Monday, January 31, 2011
News of Yore 1908: News Round-Up
Augustus O'Shaughnessy, who until recently was an illustrator on the staff of the Chicago Daily News, has opened a studio in the Fine Art Building, Chicago.
Wallace Goldsmith, a cartoonist on the Boston Herald, made his debut in vaudeville at Keith's Theatre, Boston, recently in a lightning sketch act.
A.W. Scarborough, better known as "Scar," has resigned from the cartoonists' staff of the New York Globe and joined that of the World.
John Farnum, cartoonist for the Springfield (Mass.) Union, was married July 18 at Albany, N.Y., to Miss Martha Ferguson. Mr. Farnum formerly was on the staff of the Boston Post, Boston Traveller, Providence Telegram, Albany Times and other papers.
Walter Saalberg, a cartoonist at different times connected with the New York Journal, Chicago Chronicle and San Francisco Examiner, died recently in Harrisburg, Pa., at the age of thirty-two years. [this cartoonist was in all the same cities as Charles Saalburg but mostly at the wrong papers -- really botched obit or extreme coincidence?]
F.M. Howarth, one of the best known comic artists in the country died in Philadelphia Tuesday, aged forty-three years. He began work on Puck and later was employed on the Hearst papers, is credited with having originated the comic series using the same characters day after day in the newspapers. Two of his best known series were "E.Z. Mark" and "Lulu and Leander."
George McManus, creator of the "Newlyweds" series of cartoons appearing in the New York World, has gone into vaudeville. He appeared successfully at the Alhambra, New York, last week, his specialty being making sketches of his cartoon characters on a blackboard.
The Danbury, Conn., Agricultural Society has awarded a diploma to the New York World for its exhibition, at the recent fair held by the association, of original drawings and plates of the "Newlyweds" series of comic pictures appearing in that paper.
Peter B. McCord, cartoonist and author, died Tuesday in his home, at 190 South 9th Street, Newark. He was forty years old. For eight years he had been on the Newark Evening News' staff. A book entitled "The Wolf," illustrated and written by himself and dealing with the life of the ancient cave dwellers, is about to be published.
Charles Tebbs, manager of the art department of the New York World, has been succeeded by T.O. McGill, an artist of that department and originator of the "Jollys' Bull Pup" series of cartoons. Mr. Tebbs' future plans have not been announced.
George McManus, the New York World artist and creator of the celebrated Newlyweds, Panhandle Pete and other comic pictures, was married to Miss Florence Bergere, the original Mrs. Newlywed, on Wednesday.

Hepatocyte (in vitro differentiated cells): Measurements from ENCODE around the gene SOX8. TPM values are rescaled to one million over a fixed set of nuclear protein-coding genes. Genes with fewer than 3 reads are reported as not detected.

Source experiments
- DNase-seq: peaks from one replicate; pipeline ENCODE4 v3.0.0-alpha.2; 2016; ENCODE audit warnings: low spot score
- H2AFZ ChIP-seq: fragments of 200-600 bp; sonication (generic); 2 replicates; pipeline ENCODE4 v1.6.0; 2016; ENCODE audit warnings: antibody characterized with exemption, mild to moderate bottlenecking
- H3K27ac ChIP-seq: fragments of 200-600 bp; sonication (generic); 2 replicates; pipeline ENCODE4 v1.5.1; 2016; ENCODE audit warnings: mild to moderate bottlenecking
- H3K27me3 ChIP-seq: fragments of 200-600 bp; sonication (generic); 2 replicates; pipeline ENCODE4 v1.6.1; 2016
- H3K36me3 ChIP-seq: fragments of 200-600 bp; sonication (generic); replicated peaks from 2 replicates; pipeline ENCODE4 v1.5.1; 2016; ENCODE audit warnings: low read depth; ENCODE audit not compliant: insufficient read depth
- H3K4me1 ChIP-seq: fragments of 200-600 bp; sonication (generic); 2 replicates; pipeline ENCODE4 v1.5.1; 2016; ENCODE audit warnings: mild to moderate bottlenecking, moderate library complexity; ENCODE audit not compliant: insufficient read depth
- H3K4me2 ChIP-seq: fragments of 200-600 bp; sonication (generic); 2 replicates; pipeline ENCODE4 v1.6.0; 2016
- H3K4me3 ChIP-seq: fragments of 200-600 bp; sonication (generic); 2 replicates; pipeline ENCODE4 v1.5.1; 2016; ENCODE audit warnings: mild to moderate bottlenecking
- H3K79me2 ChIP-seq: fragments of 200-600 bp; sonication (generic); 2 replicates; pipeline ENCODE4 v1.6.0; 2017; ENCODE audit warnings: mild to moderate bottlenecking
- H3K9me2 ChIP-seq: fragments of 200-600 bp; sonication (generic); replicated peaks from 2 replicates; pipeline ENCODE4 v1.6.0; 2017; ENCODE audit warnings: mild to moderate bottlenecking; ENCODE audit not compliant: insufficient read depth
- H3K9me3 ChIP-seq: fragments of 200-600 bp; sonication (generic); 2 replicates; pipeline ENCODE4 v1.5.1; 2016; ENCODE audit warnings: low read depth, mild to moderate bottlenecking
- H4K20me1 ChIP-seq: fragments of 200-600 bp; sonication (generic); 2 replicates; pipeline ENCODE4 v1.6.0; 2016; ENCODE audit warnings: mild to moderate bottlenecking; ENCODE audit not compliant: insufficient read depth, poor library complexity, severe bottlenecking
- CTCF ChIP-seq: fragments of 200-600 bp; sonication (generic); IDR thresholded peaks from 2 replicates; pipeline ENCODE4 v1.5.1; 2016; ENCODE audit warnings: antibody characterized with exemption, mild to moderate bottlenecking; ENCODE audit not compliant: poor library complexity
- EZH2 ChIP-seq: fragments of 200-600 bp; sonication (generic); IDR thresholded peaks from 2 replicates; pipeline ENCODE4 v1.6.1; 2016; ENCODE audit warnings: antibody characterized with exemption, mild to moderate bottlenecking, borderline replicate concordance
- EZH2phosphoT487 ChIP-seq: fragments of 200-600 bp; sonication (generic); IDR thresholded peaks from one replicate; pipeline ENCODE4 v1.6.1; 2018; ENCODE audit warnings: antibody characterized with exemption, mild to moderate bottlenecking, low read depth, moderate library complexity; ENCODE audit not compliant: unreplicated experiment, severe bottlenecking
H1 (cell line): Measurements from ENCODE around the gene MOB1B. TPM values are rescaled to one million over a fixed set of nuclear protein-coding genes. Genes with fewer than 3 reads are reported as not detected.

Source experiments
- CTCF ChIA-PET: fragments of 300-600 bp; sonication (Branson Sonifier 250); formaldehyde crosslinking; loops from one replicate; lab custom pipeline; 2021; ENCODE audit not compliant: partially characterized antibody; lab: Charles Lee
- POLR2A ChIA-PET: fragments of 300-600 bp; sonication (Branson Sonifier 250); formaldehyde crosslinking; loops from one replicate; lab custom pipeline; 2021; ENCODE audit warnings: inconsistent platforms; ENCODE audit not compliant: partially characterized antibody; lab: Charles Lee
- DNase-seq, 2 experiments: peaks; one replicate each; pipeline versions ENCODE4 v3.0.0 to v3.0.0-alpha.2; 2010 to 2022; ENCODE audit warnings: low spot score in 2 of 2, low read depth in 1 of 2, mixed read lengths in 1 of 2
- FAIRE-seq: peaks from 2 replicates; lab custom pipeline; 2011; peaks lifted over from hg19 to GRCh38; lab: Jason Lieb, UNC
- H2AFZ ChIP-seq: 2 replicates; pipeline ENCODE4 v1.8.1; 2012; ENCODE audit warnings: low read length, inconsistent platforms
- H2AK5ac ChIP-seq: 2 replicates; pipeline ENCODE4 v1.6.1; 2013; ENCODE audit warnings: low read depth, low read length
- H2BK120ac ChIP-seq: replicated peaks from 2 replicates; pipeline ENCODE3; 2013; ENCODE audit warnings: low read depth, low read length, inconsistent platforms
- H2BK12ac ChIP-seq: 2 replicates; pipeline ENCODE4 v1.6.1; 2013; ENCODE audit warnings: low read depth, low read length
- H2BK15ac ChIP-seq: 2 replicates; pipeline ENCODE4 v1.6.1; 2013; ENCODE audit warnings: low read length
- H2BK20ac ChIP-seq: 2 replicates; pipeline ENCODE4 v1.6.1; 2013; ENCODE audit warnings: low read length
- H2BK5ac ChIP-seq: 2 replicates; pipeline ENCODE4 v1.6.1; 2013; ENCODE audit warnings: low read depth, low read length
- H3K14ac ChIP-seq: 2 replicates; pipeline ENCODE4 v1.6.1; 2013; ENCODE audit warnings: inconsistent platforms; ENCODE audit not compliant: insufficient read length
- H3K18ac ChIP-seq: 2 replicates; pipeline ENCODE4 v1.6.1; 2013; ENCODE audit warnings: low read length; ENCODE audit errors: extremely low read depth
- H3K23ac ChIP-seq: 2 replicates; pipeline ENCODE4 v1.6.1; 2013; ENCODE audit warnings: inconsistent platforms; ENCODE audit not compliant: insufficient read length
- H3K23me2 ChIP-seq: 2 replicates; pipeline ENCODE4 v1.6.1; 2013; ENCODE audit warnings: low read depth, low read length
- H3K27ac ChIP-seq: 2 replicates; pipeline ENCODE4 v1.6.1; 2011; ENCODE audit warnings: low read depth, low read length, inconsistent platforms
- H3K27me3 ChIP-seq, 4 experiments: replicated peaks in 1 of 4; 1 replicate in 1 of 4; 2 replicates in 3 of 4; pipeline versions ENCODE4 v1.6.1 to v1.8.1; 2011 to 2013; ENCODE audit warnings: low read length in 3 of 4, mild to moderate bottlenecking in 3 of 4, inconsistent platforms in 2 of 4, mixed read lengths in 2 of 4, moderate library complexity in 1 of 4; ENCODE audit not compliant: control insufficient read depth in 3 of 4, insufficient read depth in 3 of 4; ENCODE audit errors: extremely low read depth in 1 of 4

Labels: News of Yore
Neither, Walter L. Saalberg (1877-1908) was the brother of Charles W. Saalburg (1865-1947). They were 2 of the sons of William Saalburg (1834-1914), publisher and editor of the Hebrew Observer in SF. (another brother was a journalist).
Thanks for solving that mystery -- weird that the brothers spelled their names differently! Seems you might know a bit about Charles Saalburg, I've been looking for biographical info for many years. Any suggestions?
Lastly, names were at loser a hundred years ago than they are now.
many stated didn't have registered births until the 1910s, and my family actually settled on a preferred last name spelling in the circa 1890s. I've seen Walter's dad spelled both ways.
Walter lived in Chicago, Illinois at 5646 South Boulevard, as recorded in the 1900 census. He was a boarder with the Frink family which was headed by George M., who was employed at the Monotype Foundry (The cartoonist George Frink's middle initial was O.) Walter's occupation was an artist.
In 1901 Walter lived in Cleveland, Ohio where he married Lucile Goodhart on May 24; in the "US, Ohio, Cuyahoga County, Jewish Marriage Record Extracts" his last name was spelled "Saalberg". The couple divorced on July 1, 1905 as recorded in the Cuyahoga County Archives.
Walter's passing was reported in the Patriot (Harrisburg, Pennsylvania) on August 25, 1908.
Walter Saalberg, aged thirty-two years, a cartoonist formerly employed
on the San Francisco Examiner, New York Journal and Chicago
Chronicle, but within the past month engaged here on a newspaper,
died yesterday morning at the Harrisburg Hospital.
Mr. Saalberg has two brothers in San Francisco who were notified of
According to the JewishGen Online Worldwide Burial Registry, Walter was buried at the Hills of Eternity Memorial Park Congregation Sherith Israel in Colma, California on April 16, 1909.
Walter and his brother Charles are included in the book, Artists in California, 1786-1940: L-Z (Crocker Art Museum, 2002).
by Alex Jay